Many cases of isolated growth hormone deficiency (IGHD) recognized in childhood are idiopathic. IGHD has been reported to affect about 1 in 4000 children, but IGHD is difficult to distinguish from other causes of shortness such as constitutional delay, and the true incidence is unsettled.

Severe prenatal deficiency of GH, as occurs in congenital hypopituitarism, has little effect on fetal growth. However, prenatal and congenital deficiency can reduce the size of a male's penis, especially when gonadotropins are also deficient. Besides micropenis, additional consequences of severe deficiency in the first days of life can include hypoglycemia and exaggerated jaundice (both direct and indirect hyperbilirubinemia). Female infants will lack the microphallus of course but may suffer from hypoglycemia and jaundice.


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When testosterone falls: a hormone deficiency zaps energy and libido. Is supplementing the solution?
From Natural Health, 12/1/05 by Tom Weede

TESTOSTERONE HAS A BIG JOB: It helps maintain a man's libido, sperm production, muscle, and bone. Unfortunately, this hormone often opts for early retirement.

"Testosterone starts dropping from your early 30s, and it's a long, gradual decline over decades," says Ramzi Hajjar, M.D., an associate professor of medicine at Saint Louis University Health Sciences Center.

By age 70, a man typically has half the testosterone he did when he was 30. But some men lose it faster than others, and below-normal levels can occur in your 30s or 40s; type 2 diabetes, HIV, and excess body fat can all lead to deficiencies.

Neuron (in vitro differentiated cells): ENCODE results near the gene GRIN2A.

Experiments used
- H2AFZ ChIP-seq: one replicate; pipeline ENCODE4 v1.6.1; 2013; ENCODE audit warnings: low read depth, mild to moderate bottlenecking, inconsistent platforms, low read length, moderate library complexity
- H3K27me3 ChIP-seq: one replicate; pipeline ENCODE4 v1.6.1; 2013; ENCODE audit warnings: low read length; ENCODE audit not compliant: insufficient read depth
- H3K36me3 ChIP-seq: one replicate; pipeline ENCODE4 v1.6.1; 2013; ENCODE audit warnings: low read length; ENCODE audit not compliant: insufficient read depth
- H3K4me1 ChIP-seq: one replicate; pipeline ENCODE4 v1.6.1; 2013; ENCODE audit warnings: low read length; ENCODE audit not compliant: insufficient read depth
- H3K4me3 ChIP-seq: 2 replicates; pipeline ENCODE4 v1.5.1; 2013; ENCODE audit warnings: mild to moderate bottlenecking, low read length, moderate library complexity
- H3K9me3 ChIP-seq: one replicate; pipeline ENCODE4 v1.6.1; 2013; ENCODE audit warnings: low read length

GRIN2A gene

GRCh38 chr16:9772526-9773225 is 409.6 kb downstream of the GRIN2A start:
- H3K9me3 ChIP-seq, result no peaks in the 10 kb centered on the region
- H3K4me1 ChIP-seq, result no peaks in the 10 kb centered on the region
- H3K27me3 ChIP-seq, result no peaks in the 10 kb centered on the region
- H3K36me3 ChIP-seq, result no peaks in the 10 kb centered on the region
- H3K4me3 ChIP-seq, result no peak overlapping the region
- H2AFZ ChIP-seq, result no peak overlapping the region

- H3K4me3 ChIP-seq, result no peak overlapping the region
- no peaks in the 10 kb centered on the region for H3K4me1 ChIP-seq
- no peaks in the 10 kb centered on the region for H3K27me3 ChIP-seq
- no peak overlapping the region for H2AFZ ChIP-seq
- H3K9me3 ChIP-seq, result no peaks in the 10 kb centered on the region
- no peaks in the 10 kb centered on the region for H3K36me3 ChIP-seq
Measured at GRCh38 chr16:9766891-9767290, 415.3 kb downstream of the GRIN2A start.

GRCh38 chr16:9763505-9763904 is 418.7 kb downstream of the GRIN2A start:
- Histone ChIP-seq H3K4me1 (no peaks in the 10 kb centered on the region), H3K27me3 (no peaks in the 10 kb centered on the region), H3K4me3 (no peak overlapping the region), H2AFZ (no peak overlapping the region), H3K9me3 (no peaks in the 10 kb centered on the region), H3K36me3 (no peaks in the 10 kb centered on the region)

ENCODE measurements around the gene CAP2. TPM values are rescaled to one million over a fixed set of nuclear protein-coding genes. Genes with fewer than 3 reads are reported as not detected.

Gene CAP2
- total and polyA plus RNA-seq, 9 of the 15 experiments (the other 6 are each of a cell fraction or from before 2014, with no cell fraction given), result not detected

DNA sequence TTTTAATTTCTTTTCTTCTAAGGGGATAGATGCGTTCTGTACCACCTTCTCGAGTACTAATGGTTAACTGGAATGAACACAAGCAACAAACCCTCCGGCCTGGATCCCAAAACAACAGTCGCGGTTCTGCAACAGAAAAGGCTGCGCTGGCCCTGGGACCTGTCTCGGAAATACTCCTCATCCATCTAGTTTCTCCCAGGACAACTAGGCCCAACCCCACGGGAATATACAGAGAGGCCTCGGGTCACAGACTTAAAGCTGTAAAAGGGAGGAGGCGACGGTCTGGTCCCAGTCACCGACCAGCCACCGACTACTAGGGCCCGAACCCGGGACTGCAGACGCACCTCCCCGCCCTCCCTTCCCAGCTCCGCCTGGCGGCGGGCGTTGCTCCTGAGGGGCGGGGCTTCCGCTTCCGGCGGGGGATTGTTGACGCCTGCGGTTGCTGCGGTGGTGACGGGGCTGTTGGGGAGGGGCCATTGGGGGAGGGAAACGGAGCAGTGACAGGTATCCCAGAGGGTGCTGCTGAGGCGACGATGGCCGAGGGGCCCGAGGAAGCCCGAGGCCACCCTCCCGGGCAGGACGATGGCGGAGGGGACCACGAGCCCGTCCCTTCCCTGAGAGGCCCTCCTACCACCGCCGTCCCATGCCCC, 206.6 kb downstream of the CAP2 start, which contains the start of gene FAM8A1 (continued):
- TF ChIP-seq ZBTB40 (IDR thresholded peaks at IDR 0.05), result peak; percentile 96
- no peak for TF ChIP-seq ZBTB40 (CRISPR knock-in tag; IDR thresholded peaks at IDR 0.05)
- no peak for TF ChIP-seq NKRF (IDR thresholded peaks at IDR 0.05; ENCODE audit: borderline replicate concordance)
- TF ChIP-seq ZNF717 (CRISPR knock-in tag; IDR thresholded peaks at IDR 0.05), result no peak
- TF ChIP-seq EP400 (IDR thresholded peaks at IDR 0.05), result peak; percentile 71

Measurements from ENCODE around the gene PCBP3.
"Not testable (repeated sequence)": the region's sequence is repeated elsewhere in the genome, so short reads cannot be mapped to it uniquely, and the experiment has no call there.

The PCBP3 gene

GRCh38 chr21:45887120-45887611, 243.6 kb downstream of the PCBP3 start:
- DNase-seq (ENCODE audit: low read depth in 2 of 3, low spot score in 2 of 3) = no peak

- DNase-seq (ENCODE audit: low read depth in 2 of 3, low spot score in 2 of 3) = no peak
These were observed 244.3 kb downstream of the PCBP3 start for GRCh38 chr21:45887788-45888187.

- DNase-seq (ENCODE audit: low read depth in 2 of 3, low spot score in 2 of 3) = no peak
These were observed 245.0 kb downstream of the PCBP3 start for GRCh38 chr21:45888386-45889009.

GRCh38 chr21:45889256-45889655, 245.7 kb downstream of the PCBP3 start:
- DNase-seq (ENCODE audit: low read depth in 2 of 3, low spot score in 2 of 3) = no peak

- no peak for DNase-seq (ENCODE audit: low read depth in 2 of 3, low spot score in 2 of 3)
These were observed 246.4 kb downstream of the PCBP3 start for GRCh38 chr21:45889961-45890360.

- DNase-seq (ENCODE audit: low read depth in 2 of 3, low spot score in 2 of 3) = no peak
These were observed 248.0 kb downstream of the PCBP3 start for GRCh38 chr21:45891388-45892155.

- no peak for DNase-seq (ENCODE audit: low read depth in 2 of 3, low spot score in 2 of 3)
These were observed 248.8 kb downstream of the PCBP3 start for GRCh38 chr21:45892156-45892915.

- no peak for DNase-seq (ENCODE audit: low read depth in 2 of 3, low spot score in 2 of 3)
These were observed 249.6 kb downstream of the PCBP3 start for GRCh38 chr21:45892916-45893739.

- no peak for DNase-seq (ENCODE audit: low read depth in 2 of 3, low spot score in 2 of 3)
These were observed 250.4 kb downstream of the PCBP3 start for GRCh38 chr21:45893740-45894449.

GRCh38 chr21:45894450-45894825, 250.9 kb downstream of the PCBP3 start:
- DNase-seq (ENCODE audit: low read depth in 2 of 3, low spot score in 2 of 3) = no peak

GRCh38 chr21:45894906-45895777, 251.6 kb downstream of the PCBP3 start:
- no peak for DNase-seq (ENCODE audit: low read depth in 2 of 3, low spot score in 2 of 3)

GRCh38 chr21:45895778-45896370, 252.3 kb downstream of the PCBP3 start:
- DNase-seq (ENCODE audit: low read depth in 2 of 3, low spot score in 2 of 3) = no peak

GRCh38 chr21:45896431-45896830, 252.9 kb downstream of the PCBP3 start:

This is serious stuff, considering that low testosterone increases your risk of heart disease, prostate cancer, and Alzheimer's disease, according to Abraham Harvey Kryger, M.D., author of Listen to Your Hormones: A Doctor's Guide to Sex, Love, and Long Life (Especially for Men).

When diagnosing testosterone deficiency, health-care providers look at overt symptoms as well as blood levels. Signs include decreased sex drive, loss of morning erections, lack of energy, weakness, memory problems, and irritability. (Saint Louis University offers a quick quiz to determine if you're at risk; go to

The best measure of testosterone is of the amount that is bioavailable, i.e., the testosterone freely circulating in the blood. Free testosterone of less than 70 nanograms per deciliter (ng/dl) is considered abnormal. There are individual variances, so even if you're asymptomatic, checking your testosterone now will help gauge how you're doing down the road.